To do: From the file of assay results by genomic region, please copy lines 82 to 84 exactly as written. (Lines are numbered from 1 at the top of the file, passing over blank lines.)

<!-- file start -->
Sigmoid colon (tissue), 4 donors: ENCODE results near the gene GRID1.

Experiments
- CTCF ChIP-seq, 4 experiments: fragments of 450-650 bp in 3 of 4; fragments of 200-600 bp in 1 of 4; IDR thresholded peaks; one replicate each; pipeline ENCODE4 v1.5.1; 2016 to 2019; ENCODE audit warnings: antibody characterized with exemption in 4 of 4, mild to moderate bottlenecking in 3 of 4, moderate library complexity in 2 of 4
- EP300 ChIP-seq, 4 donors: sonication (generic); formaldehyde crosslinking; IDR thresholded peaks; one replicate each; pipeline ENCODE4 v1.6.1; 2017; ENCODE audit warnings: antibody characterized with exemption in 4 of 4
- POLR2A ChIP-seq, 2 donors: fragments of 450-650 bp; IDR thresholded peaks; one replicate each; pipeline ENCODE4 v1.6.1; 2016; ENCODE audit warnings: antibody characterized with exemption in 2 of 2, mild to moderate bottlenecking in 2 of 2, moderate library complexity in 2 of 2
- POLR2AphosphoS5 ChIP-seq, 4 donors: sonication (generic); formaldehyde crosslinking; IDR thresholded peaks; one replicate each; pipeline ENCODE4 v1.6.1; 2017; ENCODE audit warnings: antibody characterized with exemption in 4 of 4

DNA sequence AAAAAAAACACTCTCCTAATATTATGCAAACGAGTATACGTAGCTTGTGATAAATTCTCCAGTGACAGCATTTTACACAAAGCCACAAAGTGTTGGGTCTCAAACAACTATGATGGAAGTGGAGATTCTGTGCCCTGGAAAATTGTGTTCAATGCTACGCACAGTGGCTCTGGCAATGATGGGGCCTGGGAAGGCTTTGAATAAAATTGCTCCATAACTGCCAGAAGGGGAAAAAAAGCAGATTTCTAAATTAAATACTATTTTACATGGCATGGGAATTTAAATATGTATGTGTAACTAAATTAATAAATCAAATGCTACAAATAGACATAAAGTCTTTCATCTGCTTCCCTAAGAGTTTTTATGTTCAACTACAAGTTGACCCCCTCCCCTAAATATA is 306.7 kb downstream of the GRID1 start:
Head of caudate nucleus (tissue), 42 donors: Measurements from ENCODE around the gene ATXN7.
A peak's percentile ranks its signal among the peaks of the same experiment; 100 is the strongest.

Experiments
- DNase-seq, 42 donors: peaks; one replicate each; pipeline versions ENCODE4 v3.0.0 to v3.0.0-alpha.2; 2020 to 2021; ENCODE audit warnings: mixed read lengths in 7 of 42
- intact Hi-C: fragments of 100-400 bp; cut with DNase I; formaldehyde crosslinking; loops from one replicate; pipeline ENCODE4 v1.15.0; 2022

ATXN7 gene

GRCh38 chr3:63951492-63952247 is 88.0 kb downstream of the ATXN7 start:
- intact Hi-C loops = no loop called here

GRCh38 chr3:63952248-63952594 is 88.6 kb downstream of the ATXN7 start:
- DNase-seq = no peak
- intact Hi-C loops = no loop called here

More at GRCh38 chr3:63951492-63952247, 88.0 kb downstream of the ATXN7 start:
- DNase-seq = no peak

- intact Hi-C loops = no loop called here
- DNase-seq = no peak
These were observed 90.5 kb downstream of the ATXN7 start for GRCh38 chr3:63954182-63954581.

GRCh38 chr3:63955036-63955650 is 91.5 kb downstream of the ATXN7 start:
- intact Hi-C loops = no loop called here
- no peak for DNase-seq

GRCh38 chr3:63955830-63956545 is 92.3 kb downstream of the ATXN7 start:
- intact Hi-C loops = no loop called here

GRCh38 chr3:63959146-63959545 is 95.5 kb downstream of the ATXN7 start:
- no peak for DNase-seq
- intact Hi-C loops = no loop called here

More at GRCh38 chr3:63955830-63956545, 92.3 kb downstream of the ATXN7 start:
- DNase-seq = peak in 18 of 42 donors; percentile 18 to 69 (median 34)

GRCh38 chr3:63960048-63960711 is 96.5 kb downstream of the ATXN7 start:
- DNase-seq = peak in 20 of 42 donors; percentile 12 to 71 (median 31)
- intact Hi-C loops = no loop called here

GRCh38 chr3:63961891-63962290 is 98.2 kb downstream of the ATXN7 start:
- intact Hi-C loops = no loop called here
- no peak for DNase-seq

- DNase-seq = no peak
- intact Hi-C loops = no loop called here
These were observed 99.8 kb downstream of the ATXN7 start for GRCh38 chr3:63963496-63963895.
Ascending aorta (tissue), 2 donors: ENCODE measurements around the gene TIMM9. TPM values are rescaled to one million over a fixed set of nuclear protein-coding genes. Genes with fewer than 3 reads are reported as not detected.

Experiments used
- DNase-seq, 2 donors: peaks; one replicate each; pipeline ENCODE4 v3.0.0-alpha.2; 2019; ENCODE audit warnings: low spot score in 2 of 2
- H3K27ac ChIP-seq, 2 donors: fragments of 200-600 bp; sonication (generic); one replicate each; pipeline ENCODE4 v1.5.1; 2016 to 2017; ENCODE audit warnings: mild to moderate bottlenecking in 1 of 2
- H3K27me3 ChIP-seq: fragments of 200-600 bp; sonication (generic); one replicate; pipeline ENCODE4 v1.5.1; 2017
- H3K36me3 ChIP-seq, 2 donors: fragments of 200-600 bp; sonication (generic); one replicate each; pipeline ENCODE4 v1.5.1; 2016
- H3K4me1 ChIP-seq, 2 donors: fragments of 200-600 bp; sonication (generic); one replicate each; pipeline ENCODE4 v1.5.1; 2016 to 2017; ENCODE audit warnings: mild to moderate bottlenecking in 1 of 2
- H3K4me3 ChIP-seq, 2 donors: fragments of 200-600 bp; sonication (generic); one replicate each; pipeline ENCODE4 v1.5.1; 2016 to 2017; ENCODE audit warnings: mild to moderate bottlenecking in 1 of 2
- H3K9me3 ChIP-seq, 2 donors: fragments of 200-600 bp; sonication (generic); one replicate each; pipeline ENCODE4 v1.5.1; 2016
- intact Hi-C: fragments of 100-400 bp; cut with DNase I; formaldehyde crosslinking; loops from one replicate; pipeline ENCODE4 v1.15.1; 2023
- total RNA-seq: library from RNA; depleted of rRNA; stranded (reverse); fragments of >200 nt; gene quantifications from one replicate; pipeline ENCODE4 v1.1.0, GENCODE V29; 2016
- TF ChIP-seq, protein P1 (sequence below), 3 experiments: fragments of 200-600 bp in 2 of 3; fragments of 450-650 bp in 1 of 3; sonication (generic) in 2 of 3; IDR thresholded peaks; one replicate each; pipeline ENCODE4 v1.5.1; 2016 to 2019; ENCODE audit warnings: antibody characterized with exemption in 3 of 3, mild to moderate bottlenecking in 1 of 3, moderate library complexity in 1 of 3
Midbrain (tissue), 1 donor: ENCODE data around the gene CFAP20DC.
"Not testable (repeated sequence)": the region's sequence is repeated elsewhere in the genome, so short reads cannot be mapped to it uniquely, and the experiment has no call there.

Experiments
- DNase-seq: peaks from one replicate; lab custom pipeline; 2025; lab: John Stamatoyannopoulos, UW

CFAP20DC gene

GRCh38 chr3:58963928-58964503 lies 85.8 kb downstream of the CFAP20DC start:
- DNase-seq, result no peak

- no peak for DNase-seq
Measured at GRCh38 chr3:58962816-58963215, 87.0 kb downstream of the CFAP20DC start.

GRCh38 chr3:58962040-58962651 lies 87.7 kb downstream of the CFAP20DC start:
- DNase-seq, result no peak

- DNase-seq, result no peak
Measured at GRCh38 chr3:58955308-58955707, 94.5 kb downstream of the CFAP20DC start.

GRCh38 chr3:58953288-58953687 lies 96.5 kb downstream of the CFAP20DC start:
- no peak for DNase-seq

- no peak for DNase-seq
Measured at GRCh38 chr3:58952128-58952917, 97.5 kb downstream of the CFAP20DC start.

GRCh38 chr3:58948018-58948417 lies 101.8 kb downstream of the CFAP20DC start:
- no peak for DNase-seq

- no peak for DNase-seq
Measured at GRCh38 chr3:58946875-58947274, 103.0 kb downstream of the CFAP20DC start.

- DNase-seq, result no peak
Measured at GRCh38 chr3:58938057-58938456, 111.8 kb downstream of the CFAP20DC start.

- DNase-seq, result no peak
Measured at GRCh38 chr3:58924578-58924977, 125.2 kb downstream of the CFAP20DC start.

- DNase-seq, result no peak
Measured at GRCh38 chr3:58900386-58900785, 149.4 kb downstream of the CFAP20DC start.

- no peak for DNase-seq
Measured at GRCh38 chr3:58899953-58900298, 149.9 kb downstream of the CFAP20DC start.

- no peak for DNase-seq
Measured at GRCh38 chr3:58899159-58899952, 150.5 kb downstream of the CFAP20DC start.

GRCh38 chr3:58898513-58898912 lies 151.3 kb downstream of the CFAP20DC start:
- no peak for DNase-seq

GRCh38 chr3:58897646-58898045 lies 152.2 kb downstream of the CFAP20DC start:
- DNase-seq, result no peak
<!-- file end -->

- no peak for DNase-seq
Measured at GRCh38 chr3:58899953-58900298, 149.9 kb downstream of the CFAP20DC start.

- no peak for DNase-seq